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Transmission of HIV-1 minority-resistant variants and response to first-line antiretroviral therapy

Peuchant, Oliviaa; Thiébaut, Rodolpheb; Capdepont, Sophiea; Lavignolle-Aurillac, Valérieb; Neau, Didierb,c; Morlat, Philippec; Dabis, Françoisb; Fleury, Hervéa; Masquelier, Bernarda; and the ANRS CO3 Aquitaine Cohort

doi: 10.1097/QAD.0b013e3283034953
Basic Science

Background: The transmission of drug-resistant HIV-1 can impair the virological response to antiretroviral therapy. Minority-resistant variants have been detected in acute seroconverters. We investigated the clinical relevance of the detection of majority and minority-resistant variants in an observational study in antiretroviral therapy naive, recently infected patients.

Methods: We included patients infected between 1996 and 2005, with a plasma sample obtained less than 18 months after seroconversion and prior to antiretroviral therapy initiation. Majority-resistant variants were determined by direct population sequencing. Minority-resistant variants were searched by allele-specific PCR for the mutations K103N and M184V in reverse transcriptase and L90M in protease. The association between resistance and viroimmunological response to antiretroviral therapy was estimated by using a piecewise linear mixed model.

Results: Majority-resistant variants were detected in 23/172 (13.4%) patients. Patients with majority-resistant variants had a lower mean plasma viral load and higher mean CD4 cell count at baseline compared with those without resistance. The decrease in viral load between 1 and 6 months on antiretroviral therapy was significantly steeper in patients with sensitive viruses compared with those with majority-resistant variants (P = 0.029). Minority-resistant variants were detected in 21/73 (29%) patients with wild-type viruses at sequencing analysis. The presence of minority-resistant variants did not modify baseline viral load and CD4 cell count and did not affect the changes in viral load and CD4 cell count.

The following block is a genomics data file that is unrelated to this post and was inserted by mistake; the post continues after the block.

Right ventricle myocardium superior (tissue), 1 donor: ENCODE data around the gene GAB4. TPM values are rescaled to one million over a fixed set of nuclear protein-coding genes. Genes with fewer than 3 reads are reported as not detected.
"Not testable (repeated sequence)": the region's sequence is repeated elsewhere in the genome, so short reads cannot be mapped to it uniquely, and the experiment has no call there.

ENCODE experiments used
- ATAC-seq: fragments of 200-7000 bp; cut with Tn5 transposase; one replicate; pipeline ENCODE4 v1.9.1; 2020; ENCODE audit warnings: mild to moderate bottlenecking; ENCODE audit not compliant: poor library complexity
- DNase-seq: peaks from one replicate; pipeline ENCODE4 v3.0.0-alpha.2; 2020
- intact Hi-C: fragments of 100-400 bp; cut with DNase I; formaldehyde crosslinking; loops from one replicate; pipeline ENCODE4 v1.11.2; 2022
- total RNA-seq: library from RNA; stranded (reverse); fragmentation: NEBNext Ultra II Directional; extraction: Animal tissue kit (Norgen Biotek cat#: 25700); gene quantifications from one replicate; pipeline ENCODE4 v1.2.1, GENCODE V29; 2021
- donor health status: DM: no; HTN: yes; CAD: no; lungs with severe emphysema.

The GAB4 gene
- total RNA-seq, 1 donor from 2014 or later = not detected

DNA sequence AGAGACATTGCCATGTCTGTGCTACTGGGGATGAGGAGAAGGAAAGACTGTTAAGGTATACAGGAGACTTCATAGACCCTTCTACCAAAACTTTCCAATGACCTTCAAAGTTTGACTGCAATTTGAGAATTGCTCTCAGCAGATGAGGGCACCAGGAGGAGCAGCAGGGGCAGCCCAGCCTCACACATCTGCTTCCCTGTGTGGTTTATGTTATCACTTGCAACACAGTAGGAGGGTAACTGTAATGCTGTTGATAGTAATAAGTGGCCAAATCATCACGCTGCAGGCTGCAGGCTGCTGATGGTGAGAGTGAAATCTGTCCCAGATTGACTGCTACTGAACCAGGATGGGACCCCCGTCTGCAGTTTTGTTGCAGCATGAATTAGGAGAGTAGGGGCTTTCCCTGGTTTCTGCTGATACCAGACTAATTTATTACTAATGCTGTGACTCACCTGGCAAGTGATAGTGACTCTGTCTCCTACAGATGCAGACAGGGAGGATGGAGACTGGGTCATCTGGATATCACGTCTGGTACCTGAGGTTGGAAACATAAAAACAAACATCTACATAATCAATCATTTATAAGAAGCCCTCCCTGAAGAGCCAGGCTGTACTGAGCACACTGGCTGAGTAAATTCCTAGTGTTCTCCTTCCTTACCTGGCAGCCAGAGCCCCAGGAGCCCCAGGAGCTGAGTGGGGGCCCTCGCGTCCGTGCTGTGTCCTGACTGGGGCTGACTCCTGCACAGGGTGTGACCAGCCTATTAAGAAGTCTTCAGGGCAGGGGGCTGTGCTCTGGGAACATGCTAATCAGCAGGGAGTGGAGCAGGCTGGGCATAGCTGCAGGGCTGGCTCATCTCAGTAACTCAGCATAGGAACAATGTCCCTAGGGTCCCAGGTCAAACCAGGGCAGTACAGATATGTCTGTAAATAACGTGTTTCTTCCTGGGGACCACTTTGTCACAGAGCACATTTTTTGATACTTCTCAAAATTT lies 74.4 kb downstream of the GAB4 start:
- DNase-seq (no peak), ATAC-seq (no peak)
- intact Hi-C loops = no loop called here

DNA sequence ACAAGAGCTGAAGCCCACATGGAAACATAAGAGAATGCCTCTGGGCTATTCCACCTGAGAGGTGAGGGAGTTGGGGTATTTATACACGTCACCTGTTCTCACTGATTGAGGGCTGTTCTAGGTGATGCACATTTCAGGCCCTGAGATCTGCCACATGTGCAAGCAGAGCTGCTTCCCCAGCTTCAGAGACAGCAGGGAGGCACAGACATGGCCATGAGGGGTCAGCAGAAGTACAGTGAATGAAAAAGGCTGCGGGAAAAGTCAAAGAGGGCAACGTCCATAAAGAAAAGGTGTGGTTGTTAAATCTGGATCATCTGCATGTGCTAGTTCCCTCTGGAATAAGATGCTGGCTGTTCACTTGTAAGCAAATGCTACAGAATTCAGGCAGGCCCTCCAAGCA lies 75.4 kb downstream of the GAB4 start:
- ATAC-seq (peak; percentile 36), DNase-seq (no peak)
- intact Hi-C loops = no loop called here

Conclusion: The transmission of majority-resistant variants, but not minority-resistant variants, influenced the response to antiretroviral therapy in this prospective study. The detection of the transmission of minority-resistant variants warrants further clinical validation.

From the aBordeaux University Hospital, Virology Laboratory, and Victor Segalen Bordeaux 2 University, France

bINSERM U897, ISPED, Victor Segalen Bordeaux 2 University, France

cBordeaux University Hospital, Infectious Diseases Department, Bordeaux, France.

*Participants listed in appendix.

Received 22 October, 2007

Revised 6 March, 2008

Accepted 2 April, 2008

Correspondence to Dr Bernard Masquelier, Laboratoire de Virologie CHU de Bordeaux, Hôpital Pellegrin, Place Amélie Raba Léon, 33076 Bordeaux Cedex, France. Tel: +33 5 56 79 55 10; fax: +33 5 56 79 56 73.

© 2008 Lippincott Williams & Wilkins, Inc.